Speech-to-Image Creation Using Jina

Use Jina, Whisper and Stable Diffusion to build a cloud-native application for generating images using your speech.

“Jarvis, paint me Captain America drinking a boba tea, wearing Gucci, and roller-skating around New York”

Tony Stark, Iron Man 2

We’re all used to our digital assistants. They can schedule alarms, read the weather and reel off a few corny jokes. But how can we take that further? Can we use our voice to interact with the world (and other machines) in newer and more interesting ways?

Right now, most digital assistants operate in a mostly single-modal capacity. Your voice goes in, their voice comes out. Maybe they perform a few other actions along the way, but you get the idea.

This single-modality way of working is kind of like the Iron Man Mark I armor. Sure, it’s the best at what it does, but we want to do more. Especially since we have all these cool new toys today.

Let’s do the metaphorical equivalent of strapping some lasers and rocket boots onto boring old Alexa. We’ll build a speech recognition system of our own with the ability to generate beautiful AI-powered imagery. And we can apply the lessons from that to build even more complex applications further down the line.

Instead of a single-modal assistant like Alexa or Siri, we’re moving into the bright world of multi-modality, where we can use text to generate images, audio to generate video, or basically any modality (i.e. type of media) to create (or search) any other kind of modality.

You don’t need to be a Stark-level genius to make this happen. Hell, you barely need to be a Hulk level intellect. We’ll do it all in under 90 lines of code.

And what’s more, we’ll do all that with a cloud-native microservice architecture and deploy it to Kubernetes.

Preliminary research

AI has been exploding over the past few years, and we’re rapidly moving from primitive single-modality models (e.g. Transformers for text, Big Image Transfer for images) to multi-modal models that can handle different kinds of data at once (e.g. CLIP, which can handle text, images, and audio all at once).

But hell, even that’s yesterday’s news. Just this year we’ve seen an explosion in tools that can generate images from text prompts (again with that multi-modality), like DiscoArt, DALL-E 2 and Stable Diffusion. That’s not to mention some of the other models out there, which can generate video from text prompts or generate 3D meshes from images.

Let’s create some images with Stable Diffusion (since we’re using that to build our example):

Image Description
Prompt: A photograph of Captain America riding a motorbike
Image Description
Prompt: A photograph of Iron Man dancing with Luke Skywalker
Image Description
Prompt: A digital illustration of Spider-man swinging through New York, 4k, detailed, trending in artstation, fantasy vivid colors

But it’s not just multi-modal text-to-image generation that’s hot right now. Just a few weeks ago, OpenAI released Whisper, an automatic speech-recognition system robust enough to handle to accents, background noise, and technical language.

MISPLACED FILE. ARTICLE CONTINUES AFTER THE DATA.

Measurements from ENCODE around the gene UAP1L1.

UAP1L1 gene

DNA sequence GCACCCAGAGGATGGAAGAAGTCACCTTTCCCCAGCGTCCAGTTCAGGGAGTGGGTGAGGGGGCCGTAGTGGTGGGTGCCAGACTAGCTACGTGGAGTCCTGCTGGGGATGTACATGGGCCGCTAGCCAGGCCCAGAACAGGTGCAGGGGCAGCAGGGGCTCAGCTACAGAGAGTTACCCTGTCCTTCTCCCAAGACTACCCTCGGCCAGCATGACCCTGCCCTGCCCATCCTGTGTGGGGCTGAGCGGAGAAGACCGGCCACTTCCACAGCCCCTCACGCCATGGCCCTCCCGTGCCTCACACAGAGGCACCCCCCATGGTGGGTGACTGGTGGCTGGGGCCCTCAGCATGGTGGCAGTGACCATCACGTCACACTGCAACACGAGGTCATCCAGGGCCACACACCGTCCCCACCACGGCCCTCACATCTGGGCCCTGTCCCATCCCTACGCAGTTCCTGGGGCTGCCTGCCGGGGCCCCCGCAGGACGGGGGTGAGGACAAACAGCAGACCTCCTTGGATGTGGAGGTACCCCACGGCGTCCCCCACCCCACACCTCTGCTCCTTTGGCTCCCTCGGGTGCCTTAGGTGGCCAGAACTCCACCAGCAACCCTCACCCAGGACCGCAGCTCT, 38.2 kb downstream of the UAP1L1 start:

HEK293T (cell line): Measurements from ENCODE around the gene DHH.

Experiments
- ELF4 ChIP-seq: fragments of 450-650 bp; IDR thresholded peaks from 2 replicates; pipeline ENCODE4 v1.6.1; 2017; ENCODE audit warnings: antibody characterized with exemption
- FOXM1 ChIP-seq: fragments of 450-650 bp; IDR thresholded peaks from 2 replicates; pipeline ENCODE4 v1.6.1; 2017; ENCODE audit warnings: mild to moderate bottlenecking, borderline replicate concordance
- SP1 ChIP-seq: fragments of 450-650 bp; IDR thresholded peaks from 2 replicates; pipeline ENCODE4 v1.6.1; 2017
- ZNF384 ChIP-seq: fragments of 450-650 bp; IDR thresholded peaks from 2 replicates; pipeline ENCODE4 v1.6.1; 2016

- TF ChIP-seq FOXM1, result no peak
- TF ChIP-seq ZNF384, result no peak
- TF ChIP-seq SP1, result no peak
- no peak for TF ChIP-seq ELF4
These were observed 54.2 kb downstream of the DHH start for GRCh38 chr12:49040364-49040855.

This post will integrate Whisper and Stable Diffusion, so a user can speak a phrase, Whisper will convert it to text, and Stable Diffusion will use that text to create an image.

Existing works

This isn’t really a new concept. Many people have written papers on it or created examples before:

The difference is that our example will use cutting edge models, be fully scalable, leverage a microservices architecture, and be simple to deploy to Kubernetes. What’s more, it’ll do all of that in fewer lines of code than the above examples.

The problem

With all these new AI models for multi-modal generation, your imagination is the limit when it comes to thinking of what you can build. But just thinking something isn’t the same as building it. And therein lies some of the key problems:

Dependency Hell

Building fully-integrated monolithic systems is relatively straightforward, but tying together too many cutting edge deep learning models can lead to dependency conflicts. These models were built to showcase cool tech, not to play nice with others.

That’s like if Iron Man’s rocket boots were incompatible with his laser cannons. He’d be flying around shooting down Chitauri, then plummet out of the sky like a rock as his boots crashed.

That’s right everyone. This is no longer about just building a cool demo. We are saving. Iron Man’s. Life. [2]

Choosing a data format

If we’re dealing with multiple modalities, choosing a data format to interoperate between these different models is painful. If we’re just dealing with a single modality like text, we can use plain old strings. If we’re dealing with images we could use image tensors. In our example, we’re dealing with audio and images. How much pain will that be?

Tying it all together

But the biggest challenge of all is mixing different models to create a fully-fledged application. Sure, you can wrap one model in a web API, containerize it, and deploy it on the cloud. But as soon as you need to chain together two models to create a slightly-more-complex application it gets messy. Especially if you want to build a true microservices-based application than can, for instance, replicate some part of your pipeline to avoid downtime. How do you communicate between the different models? And that’s not to mention deploying on a cloud-native platform like Kubernetes or having observability and monitoring for your pipeline.

The solution

Jina AI is building a comprehensive MLOps platform around multimodal AI to help developers and businesses solve challenges like speech-to-image. To integrate Whisper and Stable Diffusion in a clean, scalable, deployable way, we’ll: